Yes, the ‘Nordhavnstippen’ – so far, not a building site, but a beautiful, unspoiled nature area.
And, at the end of the Nordhavn pier, there is a small, cozy harbor along the green coastal line of Øresund. No traffic. No cafés. No city noise. You can bring your own picnic basket, rest on the lawn, listen to the sea, and enjoy the view up and down the coast and all the way to Sweden.
Can you recommend a place, in which to see Danish modern art for free?
For sure – ‘Edition Copenhagen’ in Strandgade at Christianshavn. It has a large exhibition room, showing (and for purchase) prints and lithographs of most present, Danish artists – including the very well-known ones and those less known by the public. Most of them are painters.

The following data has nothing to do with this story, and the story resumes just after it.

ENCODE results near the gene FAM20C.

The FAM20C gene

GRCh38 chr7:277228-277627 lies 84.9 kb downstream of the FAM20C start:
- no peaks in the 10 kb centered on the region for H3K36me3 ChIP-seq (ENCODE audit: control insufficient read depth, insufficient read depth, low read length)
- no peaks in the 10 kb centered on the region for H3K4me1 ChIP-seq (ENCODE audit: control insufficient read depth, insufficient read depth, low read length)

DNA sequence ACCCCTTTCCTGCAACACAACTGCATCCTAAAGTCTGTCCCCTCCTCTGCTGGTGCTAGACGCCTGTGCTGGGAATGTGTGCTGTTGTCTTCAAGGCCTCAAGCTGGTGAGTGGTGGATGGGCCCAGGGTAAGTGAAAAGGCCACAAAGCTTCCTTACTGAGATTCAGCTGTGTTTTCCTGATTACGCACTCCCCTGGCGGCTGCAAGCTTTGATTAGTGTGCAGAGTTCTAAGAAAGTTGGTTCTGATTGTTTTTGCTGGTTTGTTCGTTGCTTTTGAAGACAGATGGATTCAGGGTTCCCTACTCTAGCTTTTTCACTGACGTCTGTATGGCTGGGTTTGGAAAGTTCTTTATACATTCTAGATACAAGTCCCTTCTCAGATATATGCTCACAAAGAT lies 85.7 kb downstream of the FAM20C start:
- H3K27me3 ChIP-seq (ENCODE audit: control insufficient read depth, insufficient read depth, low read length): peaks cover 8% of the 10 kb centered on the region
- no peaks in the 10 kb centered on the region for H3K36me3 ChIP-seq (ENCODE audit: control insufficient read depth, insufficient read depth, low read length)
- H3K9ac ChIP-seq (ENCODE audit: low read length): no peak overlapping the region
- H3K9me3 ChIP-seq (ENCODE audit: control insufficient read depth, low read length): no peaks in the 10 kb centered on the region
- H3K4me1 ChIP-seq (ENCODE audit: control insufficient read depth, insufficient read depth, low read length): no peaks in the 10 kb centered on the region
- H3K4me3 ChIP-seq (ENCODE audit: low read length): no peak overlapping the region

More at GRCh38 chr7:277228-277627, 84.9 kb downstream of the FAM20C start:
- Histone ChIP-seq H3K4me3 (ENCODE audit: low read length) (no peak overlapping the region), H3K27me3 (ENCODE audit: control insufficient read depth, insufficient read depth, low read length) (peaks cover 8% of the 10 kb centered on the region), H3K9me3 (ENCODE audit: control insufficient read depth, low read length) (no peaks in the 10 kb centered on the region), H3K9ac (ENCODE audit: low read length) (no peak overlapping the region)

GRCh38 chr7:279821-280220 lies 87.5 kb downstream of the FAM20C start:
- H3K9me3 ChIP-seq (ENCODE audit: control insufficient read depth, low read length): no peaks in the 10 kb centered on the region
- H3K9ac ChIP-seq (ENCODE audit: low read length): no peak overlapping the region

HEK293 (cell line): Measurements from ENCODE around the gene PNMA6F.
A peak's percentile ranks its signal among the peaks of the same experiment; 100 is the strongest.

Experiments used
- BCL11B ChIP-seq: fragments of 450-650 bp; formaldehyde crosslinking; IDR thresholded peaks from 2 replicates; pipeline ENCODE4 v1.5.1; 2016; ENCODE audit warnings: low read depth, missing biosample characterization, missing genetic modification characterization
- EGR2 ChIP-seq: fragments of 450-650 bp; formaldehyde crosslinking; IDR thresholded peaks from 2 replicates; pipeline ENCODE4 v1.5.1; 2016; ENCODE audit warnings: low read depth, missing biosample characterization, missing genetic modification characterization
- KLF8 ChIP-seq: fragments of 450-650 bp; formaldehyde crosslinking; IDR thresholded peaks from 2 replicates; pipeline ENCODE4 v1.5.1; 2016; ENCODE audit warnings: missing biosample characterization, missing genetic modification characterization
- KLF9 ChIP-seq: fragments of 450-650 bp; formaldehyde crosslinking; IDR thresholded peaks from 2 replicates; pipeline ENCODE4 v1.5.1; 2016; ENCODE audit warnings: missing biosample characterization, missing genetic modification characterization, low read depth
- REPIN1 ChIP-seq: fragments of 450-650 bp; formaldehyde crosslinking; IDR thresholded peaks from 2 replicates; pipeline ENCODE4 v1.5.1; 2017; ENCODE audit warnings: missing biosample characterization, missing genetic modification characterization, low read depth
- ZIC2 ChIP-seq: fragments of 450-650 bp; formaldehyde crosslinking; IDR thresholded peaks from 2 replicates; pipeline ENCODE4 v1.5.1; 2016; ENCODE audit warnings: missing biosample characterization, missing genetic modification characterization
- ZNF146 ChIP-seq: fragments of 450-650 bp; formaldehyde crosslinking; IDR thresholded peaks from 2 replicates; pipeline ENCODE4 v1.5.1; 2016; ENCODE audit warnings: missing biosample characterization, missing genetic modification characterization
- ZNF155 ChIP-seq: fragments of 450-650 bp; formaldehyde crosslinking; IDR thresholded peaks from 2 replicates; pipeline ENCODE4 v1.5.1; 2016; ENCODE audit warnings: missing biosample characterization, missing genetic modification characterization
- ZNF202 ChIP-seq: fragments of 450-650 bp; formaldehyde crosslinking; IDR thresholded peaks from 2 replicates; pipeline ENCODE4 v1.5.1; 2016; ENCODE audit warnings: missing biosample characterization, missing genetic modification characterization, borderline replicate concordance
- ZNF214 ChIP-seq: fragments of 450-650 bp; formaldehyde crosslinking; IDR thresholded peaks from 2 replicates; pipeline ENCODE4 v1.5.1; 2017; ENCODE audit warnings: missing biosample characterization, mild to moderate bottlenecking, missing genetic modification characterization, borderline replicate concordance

Behind the exhibition lies the studio, where the artists have their arts printed.
Within Copenhagen, do you have a museum to recommend?
Yes I do, although it’s a bit nerdy. Say you were interested in industrial history and wanted to experience, actually seing and hearing something from the times when the harbor of Copenhagen actually WAS a major- and busy harbor, with traffic of goods and people, with a huge shipyard and an engine factory (Burmeister & Wain), cranes, and hardworking men on the wharf and on the ships – then a must see is the ‘Diesel House’ at Orsted in Sydhavnen (formerly a coal power plant named H.C. Ørstedsværket) . If you check their website ahead of a visit, you can find the schedule for when they operate the huge, historic diesel engine and actually hear it working. For 30 years, it was in fact the worlds’ largest of its kind. Not to mention the fact that if you stroll along the habor to get there, it is right behind the mall of ‘Fisketorvet’.